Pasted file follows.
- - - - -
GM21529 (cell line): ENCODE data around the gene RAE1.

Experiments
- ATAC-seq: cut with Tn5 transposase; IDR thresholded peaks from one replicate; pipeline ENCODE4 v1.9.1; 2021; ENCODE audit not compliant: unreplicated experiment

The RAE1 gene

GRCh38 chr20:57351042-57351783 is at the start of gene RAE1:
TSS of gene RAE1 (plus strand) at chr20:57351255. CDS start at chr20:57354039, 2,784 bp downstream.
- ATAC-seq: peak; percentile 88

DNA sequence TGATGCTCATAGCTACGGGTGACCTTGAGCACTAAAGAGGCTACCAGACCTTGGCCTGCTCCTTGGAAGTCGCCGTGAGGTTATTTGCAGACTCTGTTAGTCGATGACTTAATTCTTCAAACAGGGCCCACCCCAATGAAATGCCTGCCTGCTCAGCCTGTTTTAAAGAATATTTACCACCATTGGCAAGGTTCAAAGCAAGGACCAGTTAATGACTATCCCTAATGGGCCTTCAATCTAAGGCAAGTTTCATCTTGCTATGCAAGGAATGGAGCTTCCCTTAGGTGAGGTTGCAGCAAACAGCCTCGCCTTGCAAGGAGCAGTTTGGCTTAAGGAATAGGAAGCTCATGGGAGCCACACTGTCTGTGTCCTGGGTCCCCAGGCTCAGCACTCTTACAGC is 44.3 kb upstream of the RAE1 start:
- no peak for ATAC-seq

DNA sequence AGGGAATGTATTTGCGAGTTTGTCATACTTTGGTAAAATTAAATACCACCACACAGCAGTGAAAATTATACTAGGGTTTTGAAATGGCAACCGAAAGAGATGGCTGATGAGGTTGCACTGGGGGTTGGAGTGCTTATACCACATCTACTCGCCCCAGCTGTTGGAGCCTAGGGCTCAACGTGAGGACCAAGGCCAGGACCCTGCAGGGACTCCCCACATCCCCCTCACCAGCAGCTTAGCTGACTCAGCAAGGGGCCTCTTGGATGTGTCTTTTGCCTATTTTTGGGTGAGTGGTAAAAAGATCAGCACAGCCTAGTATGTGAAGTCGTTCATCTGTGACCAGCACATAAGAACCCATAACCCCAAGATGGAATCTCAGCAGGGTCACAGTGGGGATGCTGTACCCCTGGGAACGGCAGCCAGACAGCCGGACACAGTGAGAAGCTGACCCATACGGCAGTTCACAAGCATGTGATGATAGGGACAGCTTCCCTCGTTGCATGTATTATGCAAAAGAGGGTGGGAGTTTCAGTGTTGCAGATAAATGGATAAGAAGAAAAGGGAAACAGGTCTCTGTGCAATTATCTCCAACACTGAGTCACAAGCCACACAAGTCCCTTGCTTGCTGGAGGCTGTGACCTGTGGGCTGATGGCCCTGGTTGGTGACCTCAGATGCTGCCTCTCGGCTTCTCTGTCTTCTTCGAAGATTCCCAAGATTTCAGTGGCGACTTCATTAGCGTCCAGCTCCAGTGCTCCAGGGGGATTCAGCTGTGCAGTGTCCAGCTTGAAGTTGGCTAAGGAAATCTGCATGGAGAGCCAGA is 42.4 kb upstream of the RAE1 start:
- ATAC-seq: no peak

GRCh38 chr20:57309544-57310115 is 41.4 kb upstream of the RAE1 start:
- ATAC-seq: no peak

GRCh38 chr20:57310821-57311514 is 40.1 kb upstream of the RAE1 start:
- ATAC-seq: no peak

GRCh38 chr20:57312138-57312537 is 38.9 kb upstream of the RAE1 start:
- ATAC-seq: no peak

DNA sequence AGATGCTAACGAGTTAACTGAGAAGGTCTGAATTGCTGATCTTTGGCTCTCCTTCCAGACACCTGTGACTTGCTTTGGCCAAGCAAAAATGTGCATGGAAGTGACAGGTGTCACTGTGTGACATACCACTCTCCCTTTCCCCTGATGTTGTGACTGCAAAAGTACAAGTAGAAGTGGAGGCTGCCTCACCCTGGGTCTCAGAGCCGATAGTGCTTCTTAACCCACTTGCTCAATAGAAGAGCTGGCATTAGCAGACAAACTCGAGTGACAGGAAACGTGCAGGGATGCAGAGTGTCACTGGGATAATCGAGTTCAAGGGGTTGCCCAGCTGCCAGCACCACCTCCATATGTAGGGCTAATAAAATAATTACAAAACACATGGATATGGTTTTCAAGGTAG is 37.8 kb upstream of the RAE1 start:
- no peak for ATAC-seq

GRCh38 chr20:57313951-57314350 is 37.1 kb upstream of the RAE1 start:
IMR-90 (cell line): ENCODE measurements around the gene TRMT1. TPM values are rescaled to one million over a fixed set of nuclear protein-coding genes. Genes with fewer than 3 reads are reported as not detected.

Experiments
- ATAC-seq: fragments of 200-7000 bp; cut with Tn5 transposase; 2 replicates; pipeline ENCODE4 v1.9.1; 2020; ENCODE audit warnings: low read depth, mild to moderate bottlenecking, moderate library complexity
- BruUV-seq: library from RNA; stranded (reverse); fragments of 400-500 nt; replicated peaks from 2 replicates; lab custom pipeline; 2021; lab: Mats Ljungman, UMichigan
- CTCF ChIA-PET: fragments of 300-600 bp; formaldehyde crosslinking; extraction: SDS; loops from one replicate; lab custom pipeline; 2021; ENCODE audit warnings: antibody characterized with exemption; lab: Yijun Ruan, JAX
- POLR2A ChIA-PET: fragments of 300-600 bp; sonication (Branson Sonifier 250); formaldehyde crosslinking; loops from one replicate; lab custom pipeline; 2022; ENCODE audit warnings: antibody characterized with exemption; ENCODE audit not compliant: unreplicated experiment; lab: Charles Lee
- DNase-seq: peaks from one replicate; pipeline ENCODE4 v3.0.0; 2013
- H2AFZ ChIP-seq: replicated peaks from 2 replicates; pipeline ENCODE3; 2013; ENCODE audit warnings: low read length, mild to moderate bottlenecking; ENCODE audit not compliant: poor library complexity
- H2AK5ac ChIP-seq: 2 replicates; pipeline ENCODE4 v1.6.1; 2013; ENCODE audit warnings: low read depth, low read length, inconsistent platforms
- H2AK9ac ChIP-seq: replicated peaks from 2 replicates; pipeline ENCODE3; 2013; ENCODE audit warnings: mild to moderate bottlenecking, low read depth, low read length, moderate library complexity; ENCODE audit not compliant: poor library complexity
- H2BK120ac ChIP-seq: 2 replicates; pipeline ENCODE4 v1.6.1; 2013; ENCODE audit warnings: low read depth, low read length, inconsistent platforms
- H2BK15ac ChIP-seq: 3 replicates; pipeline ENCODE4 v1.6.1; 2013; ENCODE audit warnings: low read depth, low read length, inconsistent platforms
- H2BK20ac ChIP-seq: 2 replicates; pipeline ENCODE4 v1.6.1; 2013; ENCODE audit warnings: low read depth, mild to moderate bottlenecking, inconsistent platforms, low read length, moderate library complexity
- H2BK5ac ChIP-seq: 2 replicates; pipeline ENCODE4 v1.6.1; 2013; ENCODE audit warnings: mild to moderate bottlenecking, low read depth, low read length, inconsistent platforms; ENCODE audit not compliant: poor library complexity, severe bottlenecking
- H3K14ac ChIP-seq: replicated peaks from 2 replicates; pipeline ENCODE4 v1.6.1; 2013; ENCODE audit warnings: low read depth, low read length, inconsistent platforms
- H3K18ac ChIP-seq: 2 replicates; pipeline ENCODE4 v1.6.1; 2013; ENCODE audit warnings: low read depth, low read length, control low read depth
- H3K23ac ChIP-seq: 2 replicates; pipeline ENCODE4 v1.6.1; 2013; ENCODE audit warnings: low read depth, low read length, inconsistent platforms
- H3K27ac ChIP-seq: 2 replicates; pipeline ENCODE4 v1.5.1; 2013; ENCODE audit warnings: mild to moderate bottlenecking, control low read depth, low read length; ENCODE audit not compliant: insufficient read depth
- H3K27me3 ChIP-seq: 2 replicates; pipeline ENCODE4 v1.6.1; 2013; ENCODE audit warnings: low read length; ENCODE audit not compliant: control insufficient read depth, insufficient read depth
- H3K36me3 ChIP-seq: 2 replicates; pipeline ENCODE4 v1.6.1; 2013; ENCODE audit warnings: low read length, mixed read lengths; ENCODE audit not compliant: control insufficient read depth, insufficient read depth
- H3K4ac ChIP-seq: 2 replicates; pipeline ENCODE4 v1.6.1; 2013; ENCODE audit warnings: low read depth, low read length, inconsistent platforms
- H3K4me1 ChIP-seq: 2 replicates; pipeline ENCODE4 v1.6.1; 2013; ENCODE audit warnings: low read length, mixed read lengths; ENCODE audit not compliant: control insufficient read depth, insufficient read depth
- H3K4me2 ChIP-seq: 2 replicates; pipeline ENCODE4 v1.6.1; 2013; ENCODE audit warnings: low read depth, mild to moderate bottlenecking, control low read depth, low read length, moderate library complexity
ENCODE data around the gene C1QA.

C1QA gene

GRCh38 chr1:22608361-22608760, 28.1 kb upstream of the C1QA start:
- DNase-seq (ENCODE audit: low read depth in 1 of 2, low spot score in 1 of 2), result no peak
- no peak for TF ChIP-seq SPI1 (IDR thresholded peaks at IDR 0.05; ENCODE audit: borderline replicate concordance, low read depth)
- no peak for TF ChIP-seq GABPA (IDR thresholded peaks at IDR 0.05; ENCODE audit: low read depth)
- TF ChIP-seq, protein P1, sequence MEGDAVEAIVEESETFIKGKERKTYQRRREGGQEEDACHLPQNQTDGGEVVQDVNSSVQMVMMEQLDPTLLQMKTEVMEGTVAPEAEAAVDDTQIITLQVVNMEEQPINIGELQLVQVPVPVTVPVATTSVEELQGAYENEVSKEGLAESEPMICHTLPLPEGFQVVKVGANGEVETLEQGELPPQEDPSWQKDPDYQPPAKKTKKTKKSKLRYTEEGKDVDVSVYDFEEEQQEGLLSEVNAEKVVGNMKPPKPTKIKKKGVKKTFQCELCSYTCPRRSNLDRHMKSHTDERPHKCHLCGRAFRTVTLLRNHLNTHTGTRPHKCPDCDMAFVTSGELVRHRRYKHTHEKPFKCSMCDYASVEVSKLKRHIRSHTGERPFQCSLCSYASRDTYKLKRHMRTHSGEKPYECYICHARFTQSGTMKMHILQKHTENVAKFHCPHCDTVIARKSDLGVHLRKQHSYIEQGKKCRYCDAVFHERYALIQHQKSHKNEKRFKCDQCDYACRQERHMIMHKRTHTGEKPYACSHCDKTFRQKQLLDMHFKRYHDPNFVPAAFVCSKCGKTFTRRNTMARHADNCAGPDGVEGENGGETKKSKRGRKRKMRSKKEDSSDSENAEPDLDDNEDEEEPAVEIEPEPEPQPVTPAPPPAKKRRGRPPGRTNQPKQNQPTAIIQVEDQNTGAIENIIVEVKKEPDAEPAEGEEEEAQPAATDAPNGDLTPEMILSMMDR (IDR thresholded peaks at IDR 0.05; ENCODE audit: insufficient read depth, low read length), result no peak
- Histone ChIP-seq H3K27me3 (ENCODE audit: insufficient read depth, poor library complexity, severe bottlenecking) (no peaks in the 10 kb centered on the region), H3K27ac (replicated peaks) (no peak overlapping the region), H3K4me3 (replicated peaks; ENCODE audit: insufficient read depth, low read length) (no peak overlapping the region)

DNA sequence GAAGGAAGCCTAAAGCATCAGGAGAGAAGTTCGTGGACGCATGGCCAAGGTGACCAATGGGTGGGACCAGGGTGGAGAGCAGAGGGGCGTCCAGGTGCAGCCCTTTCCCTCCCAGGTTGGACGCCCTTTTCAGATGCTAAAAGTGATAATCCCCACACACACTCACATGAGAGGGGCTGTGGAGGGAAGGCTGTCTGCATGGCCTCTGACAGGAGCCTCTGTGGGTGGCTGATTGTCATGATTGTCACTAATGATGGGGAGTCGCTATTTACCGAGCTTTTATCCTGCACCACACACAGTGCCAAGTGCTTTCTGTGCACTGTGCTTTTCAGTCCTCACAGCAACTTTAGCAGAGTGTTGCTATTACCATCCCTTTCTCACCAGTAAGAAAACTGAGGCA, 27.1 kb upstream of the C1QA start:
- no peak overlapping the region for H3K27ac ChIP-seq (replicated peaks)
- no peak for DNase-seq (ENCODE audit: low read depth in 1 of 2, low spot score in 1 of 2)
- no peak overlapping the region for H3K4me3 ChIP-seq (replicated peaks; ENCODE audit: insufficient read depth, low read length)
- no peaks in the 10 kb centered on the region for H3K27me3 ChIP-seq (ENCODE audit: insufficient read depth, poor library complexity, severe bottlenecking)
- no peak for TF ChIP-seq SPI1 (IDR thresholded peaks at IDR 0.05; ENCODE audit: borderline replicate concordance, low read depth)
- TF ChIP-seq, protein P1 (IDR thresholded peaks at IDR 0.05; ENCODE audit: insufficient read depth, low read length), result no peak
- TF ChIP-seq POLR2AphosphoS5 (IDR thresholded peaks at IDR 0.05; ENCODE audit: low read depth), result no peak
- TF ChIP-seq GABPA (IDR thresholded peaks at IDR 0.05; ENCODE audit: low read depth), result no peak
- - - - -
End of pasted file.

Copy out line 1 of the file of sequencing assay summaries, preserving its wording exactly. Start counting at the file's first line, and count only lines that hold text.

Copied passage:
GM21529 (cell line): ENCODE data around the gene RAE1.